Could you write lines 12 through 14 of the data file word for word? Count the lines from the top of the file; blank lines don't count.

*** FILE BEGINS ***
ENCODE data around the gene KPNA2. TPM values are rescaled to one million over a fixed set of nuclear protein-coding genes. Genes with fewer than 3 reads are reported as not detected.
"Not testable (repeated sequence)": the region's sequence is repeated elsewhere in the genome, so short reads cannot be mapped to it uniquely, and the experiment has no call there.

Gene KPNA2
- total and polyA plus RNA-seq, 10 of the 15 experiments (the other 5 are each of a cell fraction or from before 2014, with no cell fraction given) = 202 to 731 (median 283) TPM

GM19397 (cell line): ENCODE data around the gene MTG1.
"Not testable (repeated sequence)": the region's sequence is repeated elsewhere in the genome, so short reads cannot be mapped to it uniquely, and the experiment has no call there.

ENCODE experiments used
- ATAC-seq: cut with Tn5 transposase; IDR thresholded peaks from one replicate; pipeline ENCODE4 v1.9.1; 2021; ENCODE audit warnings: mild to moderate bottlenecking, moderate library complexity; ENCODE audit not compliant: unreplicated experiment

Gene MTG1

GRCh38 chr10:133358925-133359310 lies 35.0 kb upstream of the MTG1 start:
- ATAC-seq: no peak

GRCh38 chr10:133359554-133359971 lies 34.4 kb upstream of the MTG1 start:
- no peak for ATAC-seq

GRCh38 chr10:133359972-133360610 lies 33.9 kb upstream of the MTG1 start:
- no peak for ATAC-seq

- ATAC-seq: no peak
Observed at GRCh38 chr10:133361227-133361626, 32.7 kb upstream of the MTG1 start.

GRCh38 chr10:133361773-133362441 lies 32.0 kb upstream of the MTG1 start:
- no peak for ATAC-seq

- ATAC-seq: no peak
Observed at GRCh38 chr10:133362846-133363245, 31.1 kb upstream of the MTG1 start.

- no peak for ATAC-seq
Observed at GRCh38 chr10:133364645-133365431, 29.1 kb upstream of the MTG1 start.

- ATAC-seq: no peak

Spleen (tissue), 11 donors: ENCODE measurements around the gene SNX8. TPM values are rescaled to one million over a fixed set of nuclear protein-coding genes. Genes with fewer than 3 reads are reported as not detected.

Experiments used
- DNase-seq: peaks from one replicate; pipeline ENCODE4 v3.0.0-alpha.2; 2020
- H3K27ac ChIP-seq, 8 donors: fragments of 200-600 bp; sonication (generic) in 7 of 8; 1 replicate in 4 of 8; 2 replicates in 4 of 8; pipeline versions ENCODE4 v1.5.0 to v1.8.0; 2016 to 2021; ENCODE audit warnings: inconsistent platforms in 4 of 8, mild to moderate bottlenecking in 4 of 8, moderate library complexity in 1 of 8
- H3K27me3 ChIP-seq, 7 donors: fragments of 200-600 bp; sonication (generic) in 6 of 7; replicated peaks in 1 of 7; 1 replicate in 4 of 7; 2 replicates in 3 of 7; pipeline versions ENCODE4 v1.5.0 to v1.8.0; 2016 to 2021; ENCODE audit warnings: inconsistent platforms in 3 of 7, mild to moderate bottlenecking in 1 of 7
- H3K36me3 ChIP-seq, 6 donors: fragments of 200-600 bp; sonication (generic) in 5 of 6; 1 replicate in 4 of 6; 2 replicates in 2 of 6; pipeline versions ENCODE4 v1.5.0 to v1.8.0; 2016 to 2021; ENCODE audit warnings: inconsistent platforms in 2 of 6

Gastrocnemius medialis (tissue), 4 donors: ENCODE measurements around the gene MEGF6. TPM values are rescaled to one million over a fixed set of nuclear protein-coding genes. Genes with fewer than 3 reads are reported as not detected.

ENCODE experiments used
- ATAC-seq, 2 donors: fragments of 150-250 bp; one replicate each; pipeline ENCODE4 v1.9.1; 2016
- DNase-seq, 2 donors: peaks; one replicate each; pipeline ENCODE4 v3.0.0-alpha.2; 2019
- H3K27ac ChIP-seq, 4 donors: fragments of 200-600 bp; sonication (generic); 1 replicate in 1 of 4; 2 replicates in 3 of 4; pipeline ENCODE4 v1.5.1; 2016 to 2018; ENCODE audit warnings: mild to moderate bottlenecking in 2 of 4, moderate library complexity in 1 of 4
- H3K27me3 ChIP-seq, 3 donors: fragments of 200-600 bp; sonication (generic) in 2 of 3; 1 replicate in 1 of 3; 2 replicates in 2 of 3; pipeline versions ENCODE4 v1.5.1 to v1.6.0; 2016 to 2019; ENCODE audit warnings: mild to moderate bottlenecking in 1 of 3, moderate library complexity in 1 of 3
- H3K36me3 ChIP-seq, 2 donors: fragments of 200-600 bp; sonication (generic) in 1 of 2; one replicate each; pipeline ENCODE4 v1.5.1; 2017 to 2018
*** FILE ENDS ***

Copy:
GRCh38 chr10:133359554-133359971 lies 34.4 kb upstream of the MTG1 start:
- no peak for ATAC-seq

GRCh38 chr10:133359972-133360610 lies 33.9 kb upstream of the MTG1 start: